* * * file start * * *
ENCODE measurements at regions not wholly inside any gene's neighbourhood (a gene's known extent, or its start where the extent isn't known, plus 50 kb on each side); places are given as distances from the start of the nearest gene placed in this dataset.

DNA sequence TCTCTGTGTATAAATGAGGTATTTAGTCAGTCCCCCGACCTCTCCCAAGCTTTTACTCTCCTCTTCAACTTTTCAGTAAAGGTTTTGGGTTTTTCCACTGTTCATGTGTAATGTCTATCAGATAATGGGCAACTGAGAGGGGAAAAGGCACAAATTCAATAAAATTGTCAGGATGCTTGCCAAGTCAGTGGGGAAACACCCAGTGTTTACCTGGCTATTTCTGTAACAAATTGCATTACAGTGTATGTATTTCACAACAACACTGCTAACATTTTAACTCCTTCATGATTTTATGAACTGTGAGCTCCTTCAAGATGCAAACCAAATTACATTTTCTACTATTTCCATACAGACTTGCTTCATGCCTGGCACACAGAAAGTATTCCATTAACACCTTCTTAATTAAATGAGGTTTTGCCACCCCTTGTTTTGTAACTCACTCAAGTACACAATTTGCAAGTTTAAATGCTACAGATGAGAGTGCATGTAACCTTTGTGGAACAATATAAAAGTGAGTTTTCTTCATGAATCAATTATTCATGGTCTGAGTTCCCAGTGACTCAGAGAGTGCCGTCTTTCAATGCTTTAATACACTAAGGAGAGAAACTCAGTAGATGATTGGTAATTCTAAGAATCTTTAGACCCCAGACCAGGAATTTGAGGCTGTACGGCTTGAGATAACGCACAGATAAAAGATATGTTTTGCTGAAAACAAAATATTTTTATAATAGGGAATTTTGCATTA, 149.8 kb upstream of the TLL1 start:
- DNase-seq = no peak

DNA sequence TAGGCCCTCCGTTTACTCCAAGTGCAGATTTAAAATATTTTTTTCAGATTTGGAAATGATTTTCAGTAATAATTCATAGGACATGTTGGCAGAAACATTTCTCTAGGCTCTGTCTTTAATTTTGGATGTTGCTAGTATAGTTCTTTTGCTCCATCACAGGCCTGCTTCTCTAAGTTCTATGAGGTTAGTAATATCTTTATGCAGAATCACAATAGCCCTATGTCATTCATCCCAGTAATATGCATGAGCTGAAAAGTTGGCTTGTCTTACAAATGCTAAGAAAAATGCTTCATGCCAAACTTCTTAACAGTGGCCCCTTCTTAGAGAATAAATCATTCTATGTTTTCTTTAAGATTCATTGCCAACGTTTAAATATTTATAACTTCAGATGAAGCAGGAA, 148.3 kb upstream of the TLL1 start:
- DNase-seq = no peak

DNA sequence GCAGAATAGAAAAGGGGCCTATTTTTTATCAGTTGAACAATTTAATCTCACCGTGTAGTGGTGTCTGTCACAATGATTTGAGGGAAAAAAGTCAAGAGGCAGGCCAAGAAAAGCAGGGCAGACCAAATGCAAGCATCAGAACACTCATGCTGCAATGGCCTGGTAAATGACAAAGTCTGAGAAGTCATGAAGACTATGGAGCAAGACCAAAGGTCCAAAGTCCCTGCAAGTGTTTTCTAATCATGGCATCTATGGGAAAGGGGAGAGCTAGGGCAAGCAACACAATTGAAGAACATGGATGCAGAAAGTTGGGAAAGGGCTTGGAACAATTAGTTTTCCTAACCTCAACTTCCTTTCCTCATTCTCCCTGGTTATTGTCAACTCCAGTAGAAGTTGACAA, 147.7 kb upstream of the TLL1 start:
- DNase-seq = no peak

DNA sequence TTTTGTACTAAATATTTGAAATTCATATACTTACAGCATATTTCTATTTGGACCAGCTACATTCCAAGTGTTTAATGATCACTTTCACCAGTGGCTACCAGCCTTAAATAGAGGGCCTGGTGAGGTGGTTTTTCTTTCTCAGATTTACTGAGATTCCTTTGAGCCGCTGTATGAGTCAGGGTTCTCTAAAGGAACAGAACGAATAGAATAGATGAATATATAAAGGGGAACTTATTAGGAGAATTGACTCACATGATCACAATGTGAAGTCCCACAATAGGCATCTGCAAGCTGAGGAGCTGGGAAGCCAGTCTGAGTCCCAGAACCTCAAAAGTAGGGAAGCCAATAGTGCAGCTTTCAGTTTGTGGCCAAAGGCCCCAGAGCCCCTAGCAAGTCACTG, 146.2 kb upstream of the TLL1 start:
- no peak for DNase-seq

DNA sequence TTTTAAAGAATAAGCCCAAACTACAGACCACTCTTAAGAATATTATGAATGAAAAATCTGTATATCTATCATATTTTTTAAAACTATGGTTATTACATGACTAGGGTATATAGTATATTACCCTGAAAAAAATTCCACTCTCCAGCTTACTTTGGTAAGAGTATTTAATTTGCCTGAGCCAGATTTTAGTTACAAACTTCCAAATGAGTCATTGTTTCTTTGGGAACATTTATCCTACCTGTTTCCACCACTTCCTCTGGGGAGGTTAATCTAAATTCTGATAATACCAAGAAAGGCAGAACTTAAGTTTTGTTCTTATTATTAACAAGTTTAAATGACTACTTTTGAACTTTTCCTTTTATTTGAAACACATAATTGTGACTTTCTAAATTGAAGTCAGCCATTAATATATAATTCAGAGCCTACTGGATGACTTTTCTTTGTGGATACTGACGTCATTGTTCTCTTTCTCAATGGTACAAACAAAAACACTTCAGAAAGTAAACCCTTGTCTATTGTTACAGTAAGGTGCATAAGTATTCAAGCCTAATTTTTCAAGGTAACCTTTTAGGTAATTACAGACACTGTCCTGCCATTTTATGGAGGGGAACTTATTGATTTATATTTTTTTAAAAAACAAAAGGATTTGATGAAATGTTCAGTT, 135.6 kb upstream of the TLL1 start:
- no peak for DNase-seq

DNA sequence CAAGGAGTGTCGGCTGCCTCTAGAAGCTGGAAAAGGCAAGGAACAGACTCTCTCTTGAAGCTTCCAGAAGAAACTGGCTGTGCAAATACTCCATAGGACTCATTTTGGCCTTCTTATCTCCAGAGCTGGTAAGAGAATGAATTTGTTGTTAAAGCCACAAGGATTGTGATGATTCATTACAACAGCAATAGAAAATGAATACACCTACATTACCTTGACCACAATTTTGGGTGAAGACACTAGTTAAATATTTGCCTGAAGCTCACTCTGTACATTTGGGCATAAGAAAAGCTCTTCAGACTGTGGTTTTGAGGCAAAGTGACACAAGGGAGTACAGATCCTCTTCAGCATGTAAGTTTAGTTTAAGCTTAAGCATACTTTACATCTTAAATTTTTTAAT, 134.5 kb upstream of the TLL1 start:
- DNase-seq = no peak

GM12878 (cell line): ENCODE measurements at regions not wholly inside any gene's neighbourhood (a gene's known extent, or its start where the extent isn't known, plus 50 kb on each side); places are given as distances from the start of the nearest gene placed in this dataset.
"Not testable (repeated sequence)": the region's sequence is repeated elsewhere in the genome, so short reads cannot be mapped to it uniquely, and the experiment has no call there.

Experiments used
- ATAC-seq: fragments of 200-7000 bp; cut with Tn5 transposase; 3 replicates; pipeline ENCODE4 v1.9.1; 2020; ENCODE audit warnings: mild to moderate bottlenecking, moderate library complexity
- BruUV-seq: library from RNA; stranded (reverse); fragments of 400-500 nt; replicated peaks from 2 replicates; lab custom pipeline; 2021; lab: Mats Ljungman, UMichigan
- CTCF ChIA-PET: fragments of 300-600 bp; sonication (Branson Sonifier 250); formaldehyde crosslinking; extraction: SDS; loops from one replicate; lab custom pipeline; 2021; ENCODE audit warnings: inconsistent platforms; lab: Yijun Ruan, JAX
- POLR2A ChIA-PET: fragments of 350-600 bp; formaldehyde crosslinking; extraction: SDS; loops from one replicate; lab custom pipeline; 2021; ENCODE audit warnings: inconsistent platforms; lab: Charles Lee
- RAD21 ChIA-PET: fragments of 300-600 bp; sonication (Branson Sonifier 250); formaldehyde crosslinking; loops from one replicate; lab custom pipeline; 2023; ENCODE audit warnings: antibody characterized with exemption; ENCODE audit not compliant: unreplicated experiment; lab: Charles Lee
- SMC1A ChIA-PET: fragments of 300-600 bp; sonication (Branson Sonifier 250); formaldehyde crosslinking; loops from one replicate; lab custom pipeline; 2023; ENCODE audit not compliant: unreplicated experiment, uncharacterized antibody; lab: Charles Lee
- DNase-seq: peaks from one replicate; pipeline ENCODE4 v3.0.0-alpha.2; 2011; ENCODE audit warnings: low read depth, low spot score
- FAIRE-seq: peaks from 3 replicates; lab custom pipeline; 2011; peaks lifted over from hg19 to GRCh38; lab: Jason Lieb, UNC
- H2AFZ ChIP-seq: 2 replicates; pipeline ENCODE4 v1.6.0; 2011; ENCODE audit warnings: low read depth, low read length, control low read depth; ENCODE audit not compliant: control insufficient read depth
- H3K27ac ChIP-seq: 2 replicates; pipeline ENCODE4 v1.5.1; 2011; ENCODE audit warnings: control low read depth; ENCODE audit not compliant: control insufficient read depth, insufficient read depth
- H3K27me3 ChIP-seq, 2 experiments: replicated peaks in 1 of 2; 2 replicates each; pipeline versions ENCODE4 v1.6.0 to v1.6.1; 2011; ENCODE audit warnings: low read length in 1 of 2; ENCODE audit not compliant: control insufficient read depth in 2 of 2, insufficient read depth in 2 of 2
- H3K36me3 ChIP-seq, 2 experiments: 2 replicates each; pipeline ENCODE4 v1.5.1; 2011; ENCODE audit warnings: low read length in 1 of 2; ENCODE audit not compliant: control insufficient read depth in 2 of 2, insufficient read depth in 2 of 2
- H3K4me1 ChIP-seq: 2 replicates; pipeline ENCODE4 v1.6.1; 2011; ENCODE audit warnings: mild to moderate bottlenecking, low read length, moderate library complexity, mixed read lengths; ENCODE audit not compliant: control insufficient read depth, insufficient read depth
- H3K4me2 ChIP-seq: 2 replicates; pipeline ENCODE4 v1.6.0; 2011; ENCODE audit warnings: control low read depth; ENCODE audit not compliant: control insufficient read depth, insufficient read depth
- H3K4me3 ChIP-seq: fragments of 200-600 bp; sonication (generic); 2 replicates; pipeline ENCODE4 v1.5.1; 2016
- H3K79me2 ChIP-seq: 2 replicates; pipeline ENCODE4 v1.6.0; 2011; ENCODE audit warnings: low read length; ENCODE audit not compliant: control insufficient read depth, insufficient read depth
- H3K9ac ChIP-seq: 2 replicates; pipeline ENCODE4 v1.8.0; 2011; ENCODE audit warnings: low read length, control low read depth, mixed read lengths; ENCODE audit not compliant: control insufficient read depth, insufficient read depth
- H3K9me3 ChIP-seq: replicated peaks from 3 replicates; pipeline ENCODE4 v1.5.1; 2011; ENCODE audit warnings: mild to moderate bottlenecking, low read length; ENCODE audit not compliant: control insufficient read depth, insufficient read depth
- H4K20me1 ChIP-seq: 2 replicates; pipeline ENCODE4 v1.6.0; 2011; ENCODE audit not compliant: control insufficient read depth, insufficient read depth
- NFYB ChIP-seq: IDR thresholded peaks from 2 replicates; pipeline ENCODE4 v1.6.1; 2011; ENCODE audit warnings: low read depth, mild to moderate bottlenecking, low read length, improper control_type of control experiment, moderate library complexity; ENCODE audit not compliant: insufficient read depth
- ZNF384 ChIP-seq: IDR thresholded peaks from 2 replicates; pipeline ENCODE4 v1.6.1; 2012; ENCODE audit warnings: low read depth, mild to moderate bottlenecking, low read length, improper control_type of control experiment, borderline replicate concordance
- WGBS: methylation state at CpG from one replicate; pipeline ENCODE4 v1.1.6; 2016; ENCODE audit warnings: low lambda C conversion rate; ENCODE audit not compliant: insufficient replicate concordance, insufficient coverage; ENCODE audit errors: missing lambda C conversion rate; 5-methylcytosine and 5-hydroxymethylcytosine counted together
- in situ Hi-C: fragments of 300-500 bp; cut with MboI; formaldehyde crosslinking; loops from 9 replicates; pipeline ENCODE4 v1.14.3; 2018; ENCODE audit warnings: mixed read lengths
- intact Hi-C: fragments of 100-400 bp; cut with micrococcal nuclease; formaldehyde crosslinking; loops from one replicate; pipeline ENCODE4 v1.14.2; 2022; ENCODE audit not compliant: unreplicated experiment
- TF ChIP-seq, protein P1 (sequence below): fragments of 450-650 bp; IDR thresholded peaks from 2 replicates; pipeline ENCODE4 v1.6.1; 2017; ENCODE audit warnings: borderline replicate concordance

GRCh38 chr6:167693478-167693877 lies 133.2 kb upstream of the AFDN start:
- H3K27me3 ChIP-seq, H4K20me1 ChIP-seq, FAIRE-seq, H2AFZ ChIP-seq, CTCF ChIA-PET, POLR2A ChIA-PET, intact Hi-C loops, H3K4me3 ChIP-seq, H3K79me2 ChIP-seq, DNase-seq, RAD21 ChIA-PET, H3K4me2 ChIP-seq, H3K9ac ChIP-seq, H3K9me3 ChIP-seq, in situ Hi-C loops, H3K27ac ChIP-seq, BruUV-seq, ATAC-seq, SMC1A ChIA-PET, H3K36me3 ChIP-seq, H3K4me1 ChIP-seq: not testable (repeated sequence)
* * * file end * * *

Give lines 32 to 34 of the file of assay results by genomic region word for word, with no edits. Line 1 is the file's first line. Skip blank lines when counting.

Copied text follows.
- H3K79me2 ChIP-seq: 2 replicates; pipeline ENCODE4 v1.6.0; 2011; ENCODE audit warnings: low read length; ENCODE audit not compliant: control insufficient read depth, insufficient read depth
- H3K9ac ChIP-seq: 2 replicates; pipeline ENCODE4 v1.8.0; 2011; ENCODE audit warnings: low read length, control low read depth, mixed read lengths; ENCODE audit not compliant: control insufficient read depth, insufficient read depth
- H3K9me3 ChIP-seq: replicated peaks from 3 replicates; pipeline ENCODE4 v1.5.1; 2011; ENCODE audit warnings: mild to moderate bottlenecking, low read length; ENCODE audit not compliant: control insufficient read depth, insufficient read depth